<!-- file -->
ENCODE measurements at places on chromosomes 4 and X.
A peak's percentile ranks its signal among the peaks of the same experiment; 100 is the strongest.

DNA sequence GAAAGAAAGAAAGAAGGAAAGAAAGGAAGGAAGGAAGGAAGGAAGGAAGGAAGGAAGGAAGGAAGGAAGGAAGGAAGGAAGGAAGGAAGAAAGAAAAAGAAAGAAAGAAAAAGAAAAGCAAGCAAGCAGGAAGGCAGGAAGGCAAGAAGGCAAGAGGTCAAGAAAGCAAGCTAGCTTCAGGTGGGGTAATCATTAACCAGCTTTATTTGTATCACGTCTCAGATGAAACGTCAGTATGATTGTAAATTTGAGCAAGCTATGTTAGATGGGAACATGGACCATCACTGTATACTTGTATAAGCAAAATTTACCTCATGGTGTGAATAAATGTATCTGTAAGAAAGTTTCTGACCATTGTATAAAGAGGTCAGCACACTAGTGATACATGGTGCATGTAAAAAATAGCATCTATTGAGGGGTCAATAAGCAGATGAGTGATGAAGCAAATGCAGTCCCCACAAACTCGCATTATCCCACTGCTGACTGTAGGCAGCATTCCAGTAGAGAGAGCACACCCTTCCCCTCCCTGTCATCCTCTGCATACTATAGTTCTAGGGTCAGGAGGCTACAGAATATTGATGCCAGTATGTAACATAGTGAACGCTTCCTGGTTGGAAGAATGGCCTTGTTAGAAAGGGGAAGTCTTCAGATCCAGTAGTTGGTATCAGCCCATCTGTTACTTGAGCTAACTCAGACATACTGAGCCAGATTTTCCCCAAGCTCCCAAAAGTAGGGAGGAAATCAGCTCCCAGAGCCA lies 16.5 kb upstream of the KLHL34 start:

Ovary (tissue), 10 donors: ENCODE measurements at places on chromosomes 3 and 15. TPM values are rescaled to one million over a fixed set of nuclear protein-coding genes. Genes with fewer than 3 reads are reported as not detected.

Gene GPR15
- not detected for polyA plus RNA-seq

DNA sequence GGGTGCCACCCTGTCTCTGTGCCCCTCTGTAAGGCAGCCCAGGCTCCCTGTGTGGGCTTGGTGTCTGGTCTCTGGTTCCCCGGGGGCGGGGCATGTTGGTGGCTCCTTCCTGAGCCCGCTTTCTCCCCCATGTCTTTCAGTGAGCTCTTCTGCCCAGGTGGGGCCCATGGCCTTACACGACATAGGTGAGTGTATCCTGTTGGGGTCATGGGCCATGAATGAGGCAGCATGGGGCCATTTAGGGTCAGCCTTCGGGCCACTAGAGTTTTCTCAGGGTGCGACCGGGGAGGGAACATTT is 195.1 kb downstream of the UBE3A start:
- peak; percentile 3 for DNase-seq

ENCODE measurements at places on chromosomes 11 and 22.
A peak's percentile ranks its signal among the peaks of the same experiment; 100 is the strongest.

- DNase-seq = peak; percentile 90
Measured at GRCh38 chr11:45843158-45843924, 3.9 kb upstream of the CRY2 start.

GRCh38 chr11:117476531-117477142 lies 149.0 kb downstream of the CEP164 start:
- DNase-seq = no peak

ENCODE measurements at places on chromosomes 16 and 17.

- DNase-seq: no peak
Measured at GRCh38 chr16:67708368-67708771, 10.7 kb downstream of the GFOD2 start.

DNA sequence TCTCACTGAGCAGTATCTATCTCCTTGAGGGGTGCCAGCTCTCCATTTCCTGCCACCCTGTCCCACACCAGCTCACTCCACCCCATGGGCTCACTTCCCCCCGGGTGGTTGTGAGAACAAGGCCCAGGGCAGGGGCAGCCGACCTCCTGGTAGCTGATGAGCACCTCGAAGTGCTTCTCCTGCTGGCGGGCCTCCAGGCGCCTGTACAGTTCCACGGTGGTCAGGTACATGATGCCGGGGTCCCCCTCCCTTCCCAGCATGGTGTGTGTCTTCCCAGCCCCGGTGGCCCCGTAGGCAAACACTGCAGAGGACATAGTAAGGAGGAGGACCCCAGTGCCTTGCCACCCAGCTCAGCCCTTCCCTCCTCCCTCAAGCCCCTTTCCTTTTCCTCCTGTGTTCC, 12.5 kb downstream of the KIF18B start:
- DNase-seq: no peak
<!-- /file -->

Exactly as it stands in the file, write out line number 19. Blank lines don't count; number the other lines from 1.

- DNase-seq: no peak